Now r1 = α + β is a symmetric function in α and β, so it can be expressed in terms of p and q, and in fact r1 = − p, as noted above. Contrariwise, r2 = α − β is not symmetric, since switching α and β yields − r2 = β − α (formally, this is termed a group action of the symmetric group of the roots). Since r2 is not symmetric, it cannot be expressed in terms of the roots p and q, as these are symmetric in the roots and thus so is any polynomial expression involving them. However, changing the order of the roots only changes r2 by a factor of − 1, and thus the square is symmetric in the roots, and thus expressible in terms of p and q. Using the equation
If one takes the positive root, breaking symmetry, one obtains:
Thus the roots are
which is the quadratic formula. Substituting yields the usual form for when a quadratic is not monic. The resolvents can be recognized as being the vertex, and is the discriminant (of a monic polynomial).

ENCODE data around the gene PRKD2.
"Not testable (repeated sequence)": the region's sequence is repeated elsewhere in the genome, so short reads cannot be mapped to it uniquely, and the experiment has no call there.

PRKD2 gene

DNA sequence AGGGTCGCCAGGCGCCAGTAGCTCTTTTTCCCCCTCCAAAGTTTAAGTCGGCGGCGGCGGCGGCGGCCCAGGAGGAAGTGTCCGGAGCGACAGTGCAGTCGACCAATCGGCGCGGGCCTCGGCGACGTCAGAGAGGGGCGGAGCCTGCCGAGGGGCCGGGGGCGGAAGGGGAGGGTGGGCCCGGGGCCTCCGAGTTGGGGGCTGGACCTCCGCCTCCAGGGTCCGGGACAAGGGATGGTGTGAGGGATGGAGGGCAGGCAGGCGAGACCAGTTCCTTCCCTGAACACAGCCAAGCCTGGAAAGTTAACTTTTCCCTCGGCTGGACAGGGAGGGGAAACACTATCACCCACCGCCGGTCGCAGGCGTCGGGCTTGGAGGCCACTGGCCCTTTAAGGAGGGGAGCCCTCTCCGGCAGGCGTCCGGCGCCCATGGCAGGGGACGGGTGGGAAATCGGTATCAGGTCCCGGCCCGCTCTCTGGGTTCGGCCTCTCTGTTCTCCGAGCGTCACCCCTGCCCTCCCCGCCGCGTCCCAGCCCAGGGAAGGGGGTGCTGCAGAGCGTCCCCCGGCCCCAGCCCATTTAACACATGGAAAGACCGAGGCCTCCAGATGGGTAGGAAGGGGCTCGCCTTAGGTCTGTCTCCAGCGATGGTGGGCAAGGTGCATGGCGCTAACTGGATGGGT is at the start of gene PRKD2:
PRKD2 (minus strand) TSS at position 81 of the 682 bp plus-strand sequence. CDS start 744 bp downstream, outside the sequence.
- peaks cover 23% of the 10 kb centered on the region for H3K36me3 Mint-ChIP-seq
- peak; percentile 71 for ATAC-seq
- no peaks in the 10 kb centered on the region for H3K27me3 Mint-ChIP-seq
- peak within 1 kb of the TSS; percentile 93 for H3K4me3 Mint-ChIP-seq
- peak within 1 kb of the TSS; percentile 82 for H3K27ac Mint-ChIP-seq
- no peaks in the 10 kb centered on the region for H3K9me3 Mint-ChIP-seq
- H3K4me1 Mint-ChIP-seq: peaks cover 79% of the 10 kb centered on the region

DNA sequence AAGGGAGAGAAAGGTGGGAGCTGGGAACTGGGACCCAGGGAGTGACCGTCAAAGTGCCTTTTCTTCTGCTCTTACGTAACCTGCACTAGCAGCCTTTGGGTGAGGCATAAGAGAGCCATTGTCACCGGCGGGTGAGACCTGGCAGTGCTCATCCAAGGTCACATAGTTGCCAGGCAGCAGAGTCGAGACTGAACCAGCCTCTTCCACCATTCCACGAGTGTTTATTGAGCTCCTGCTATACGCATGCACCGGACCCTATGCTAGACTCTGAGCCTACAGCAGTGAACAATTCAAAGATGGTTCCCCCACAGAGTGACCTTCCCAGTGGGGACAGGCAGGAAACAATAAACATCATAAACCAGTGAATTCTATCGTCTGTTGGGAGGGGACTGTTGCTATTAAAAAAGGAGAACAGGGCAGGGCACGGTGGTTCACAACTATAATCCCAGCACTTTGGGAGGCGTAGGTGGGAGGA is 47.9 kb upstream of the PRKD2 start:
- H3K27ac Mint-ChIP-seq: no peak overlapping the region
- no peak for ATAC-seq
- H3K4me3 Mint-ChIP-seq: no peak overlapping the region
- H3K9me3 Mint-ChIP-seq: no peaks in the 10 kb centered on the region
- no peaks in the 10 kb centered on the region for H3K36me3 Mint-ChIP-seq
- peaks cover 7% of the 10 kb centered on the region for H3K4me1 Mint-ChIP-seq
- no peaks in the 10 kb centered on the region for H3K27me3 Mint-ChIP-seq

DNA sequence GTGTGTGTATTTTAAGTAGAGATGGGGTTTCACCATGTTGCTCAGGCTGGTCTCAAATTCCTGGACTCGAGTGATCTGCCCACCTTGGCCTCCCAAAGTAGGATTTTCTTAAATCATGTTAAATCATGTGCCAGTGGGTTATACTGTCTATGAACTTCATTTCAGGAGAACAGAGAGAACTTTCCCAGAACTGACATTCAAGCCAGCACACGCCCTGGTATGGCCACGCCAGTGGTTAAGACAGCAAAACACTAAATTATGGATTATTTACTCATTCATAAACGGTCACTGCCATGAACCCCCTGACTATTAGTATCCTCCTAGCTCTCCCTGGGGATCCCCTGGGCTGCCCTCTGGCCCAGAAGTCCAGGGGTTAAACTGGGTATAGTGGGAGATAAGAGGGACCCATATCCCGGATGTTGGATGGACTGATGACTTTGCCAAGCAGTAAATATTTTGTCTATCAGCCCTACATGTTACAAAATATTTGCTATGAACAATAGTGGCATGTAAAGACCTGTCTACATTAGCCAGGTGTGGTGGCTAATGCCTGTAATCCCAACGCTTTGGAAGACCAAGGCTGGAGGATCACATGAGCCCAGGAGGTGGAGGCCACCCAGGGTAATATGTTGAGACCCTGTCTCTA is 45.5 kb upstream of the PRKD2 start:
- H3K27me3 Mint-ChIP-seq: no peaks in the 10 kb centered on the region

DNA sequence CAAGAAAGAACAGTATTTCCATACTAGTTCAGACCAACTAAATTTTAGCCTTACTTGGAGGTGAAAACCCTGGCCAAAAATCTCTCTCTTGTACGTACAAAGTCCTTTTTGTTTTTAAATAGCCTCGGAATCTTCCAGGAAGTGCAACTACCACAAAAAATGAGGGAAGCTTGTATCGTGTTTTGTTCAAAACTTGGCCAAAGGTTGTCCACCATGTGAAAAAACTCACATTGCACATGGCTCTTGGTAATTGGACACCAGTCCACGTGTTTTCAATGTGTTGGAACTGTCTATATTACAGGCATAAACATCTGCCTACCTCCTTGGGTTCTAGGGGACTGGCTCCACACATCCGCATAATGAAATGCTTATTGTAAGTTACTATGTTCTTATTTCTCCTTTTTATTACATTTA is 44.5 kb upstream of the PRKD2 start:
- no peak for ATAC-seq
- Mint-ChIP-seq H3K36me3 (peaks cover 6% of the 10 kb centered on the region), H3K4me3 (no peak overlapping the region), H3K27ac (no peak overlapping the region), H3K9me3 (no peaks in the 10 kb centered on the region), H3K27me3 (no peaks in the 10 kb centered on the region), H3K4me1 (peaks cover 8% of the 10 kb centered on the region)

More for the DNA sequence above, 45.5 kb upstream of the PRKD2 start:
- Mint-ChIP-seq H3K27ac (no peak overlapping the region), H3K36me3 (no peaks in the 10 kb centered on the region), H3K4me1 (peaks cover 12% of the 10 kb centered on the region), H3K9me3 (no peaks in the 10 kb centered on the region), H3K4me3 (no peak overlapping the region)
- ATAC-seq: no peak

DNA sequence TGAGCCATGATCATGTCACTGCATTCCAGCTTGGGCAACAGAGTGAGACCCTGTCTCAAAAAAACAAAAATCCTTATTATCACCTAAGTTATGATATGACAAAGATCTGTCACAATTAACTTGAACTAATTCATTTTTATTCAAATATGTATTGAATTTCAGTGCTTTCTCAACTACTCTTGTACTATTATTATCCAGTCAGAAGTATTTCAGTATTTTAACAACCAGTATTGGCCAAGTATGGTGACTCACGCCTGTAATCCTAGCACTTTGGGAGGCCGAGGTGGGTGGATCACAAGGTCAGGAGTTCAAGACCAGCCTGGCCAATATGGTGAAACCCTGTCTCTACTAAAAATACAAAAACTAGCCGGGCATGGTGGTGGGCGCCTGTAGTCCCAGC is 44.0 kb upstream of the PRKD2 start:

A similar but more complicated method works for cubic equations, where one has three resolvents and a quadratic equation (the "resolving polynomial") relating r2 and r3, which one can solve by the quadratic equation, and similarly for a quartic (degree 4) equation, whose resolving polynomial is a cubic, which can in turn be solved. However, the same method for a quintic equation yields a polynomial of degree 24, which does not simplify the problem, and in fact solutions to quintic equations in general cannot be expressed using only roots.
In some situations it is preferable to express the roots in an alternate form.
This alternative requires c to be nonzero; for, if c is zero, the formula correctly gives zero as one root, but fails to give any second, non-zero root. Instead, one of the two choices for ∓ produces a division by zero, which is undefined.
The roots are the same regardless of which expression we use; the alternate form is merely an algebraic variation of the common form: